Taxonomy [top]

Kingdom Phylum Class Order Family
Plantae Tracheophyta Magnoliopsida Theales Theaceae

Scientific Name: Franklinia alatamaha
Species Authority: Marshall
Common Name(s):
English Franklin Tree

Assessment Information [top]

Red List Category & Criteria: Extinct in the Wild ver 3.1
Year Published: 2015
Date Assessed: 2015-02-03
Assessor(s): Rivers, M.C.
Reviewer(s): Stritch, L.
Franklinia alatamaha is Extinct in the Wild. It has not been seen in the wild since 1803 despite numerous attempts to relocate it. It is successfully grown in many botanic gardens and arboreta around the world.
Previously published Red List assessments:
1998 Endangered (E)
1998 Extinct in the Wild (EW)
1978 Extinct (Ex)

Geographic Range [top]

Range Description: This species has not been seen in the wild since 1803. It was known from one locality near Fort Barrington along the Altamaha River in Georgia (McIntosh County).
Countries occurrence:
Regionally extinct:
United States (Georgia)
Upper elevation limit (metres): 10
Range Map: Click here to open the map viewer and explore range.

Population [top]

Population: The species is extinct in the wild. It was recorded as "plentiful" in 1773 but only over "two or three acres of ground".
Additional data:

Habitat and Ecology [top]

Habitat and Ecology: The only known population occurred in acidic sand-hill bogs on low wet soils. Flowering was from (June to) August to September (to October).
Systems: Terrestrial

Use and Trade [top]

Use and Trade: It is a popular garden plant.

Threats [top]

Major Threat(s): The exact reason for the species extirpation is not known. Burning and clearing of land during early settlement, as well as subsequent flooding may have been contributing factors. Its over-collection by nurserymen to meet horticultural demands in Europe during the late 1700s has also been suggested to be the reason for its demise.

Conservation Actions [top]

Conservation Actions: Numerous expeditions to relocate the plant have failed. It is now a popular garden plant grown in arboreta and botanic gardens around the world. A Franklinia census was carried out by the John Bartram Association, which indicated that thousands of specimens now grow in gardens in the US and abroad. The oldest trees are thought to be found in Arnold Arboretum.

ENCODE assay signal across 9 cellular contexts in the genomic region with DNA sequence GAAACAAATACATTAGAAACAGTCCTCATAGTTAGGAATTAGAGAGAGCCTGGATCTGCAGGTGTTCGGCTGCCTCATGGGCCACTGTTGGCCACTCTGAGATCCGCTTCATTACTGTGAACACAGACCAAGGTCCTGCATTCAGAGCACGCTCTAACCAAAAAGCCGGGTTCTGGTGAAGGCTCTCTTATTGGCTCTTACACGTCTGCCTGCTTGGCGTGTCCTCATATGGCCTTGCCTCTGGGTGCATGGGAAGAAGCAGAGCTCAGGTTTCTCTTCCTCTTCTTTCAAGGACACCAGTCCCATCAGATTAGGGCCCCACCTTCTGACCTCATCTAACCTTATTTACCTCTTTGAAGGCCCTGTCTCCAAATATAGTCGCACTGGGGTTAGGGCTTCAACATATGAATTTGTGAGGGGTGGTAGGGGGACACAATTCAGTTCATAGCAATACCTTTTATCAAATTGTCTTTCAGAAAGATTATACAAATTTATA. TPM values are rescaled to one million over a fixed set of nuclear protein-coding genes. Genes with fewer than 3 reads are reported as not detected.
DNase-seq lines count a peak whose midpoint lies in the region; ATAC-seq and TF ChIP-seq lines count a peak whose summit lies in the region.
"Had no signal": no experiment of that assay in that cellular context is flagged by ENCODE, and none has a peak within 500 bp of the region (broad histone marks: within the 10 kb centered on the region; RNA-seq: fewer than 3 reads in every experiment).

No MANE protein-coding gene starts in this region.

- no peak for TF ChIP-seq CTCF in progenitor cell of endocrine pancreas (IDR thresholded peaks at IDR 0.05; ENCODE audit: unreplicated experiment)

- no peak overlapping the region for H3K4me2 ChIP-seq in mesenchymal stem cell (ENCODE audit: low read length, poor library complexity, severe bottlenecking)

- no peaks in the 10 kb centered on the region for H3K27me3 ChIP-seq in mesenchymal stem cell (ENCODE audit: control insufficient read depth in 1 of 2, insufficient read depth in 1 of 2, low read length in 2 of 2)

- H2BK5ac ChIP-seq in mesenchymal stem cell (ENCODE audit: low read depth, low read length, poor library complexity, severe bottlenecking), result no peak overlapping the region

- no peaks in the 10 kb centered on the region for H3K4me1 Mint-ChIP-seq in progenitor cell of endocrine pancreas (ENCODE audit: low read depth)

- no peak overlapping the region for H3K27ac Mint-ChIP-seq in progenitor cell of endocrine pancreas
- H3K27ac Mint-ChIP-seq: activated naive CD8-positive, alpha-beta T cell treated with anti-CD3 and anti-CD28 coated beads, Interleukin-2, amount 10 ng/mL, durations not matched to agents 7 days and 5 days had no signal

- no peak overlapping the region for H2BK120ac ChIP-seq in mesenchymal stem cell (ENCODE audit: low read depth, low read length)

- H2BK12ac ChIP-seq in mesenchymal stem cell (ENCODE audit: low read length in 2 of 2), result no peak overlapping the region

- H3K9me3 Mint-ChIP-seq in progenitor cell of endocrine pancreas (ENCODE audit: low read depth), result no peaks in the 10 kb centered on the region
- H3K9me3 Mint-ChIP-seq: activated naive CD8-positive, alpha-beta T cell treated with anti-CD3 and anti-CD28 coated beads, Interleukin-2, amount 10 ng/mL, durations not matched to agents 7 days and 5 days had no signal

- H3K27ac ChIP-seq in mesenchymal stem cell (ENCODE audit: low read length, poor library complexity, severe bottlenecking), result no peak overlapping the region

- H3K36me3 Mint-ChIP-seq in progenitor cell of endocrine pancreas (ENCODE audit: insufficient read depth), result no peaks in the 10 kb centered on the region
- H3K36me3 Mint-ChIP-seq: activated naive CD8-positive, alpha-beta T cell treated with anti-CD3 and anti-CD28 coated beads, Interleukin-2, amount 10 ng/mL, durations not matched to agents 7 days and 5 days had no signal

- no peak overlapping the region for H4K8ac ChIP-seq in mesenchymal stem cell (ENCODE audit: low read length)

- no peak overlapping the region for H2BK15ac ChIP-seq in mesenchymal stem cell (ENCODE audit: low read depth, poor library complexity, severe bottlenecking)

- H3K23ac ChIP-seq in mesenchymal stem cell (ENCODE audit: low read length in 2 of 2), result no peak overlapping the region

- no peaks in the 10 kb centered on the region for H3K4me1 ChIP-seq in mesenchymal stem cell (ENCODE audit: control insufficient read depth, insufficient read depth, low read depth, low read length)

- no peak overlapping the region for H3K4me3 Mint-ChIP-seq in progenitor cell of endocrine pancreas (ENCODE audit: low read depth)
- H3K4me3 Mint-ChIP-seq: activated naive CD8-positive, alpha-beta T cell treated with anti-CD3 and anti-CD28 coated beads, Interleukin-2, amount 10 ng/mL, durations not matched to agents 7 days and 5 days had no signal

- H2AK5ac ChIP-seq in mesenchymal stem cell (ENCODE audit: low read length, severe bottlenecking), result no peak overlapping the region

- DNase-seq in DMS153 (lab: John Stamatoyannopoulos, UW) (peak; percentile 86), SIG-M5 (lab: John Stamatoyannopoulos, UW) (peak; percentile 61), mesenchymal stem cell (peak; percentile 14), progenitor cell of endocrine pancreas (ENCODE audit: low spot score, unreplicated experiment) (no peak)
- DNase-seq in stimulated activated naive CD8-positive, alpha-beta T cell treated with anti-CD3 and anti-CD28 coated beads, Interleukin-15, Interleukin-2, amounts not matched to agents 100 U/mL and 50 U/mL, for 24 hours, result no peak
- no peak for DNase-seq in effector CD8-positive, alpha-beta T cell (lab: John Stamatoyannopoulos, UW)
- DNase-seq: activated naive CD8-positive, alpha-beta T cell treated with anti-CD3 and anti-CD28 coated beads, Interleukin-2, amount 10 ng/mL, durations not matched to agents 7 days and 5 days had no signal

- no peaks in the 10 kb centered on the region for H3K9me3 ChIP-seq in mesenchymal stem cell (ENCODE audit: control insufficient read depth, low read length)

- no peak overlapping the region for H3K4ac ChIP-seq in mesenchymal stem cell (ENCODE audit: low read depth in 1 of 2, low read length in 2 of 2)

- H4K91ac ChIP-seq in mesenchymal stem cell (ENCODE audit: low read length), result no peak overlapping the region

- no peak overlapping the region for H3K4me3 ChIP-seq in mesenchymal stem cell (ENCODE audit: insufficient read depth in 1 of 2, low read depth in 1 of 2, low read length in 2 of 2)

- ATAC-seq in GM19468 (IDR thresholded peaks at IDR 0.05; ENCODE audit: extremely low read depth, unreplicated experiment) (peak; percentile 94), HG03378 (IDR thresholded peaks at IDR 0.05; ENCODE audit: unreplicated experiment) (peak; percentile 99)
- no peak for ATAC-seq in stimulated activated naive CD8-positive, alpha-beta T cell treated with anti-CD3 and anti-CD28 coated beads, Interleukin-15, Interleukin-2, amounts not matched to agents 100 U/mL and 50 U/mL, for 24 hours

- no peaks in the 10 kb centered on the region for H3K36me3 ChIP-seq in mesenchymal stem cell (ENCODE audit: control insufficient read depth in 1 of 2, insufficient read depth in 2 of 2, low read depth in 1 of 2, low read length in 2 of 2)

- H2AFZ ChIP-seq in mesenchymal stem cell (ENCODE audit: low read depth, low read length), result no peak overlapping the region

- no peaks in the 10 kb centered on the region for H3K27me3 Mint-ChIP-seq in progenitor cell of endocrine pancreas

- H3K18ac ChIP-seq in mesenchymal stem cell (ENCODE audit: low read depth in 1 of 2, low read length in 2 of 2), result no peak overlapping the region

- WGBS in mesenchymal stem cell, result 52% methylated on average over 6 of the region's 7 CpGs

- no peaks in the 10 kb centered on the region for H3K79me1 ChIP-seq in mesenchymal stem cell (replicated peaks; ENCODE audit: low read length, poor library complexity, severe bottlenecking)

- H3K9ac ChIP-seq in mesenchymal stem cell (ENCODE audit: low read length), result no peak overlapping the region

Classifications [top]

5. Wetlands (inland) -> 5.4. Wetlands (inland) - Bogs, Marshes, Swamps, Fens, Peatlands
suitability: Suitable  
1. Land/water protection -> 1.1. Site/area protection
3. Species management -> 3.2. Species recovery
3. Species management -> 3.3. Species re-introduction -> 3.3.1. Reintroduction
3. Species management -> 3.4. Ex-situ conservation -> 3.4.1. Captive breeding/artificial propagation
3. Species management -> 3.4. Ex-situ conservation -> 3.4.2. Genome resource bank

In-Place Research, Monitoring and Planning
In-Place Land/Water Protection and Management
In-Place Species Management
  Subject to ex-situ conservation:Yes
In-Place Education
5. Biological resource use -> 5.2. Gathering terrestrial plants -> 5.2.1. Intentional use (species is the target)
♦ timing: Past, Unlikely to Return ♦ scope: Whole (>90%) ♦ severity: Very Rapid Declines ⇒ Impact score: Past Impact 

7. Natural system modifications -> 7.1. Fire & fire suppression -> 7.1.1. Increase in fire frequency/intensity
♦ timing: Past, Unlikely to Return    

7. Natural system modifications -> 7.3. Other ecosystem modifications
♦ timing: Past, Unlikely to Return    

2. Conservation Planning -> 2.1. Species Action/Recovery Plan

♦  Pets/display animals, horticulture

Bibliography [top]

IUCN. 2015. The IUCN Red List of Threatened Species. Version 2015.2. Available at: (Accessed: 23 June 2015).

NatureServe. 2014. Franklinia alatamaha. Arlington, Virginia Available at: . (Accessed: July).

Prince, L.M. 2009. Theaceae. Flora North America, vol. 8, pp. 322-328. Oxford University Press, New York.

The Historic Bartram's Garden. 2015. The Franklinia Census - results, revelations and reveries. Available at: (Accessed: February 2015).

Citation: Rivers, M.C. 2015. Franklinia alatamaha. The IUCN Red List of Threatened Species 2015: e.T30408A62077322. . Downloaded on 10 October 2015.
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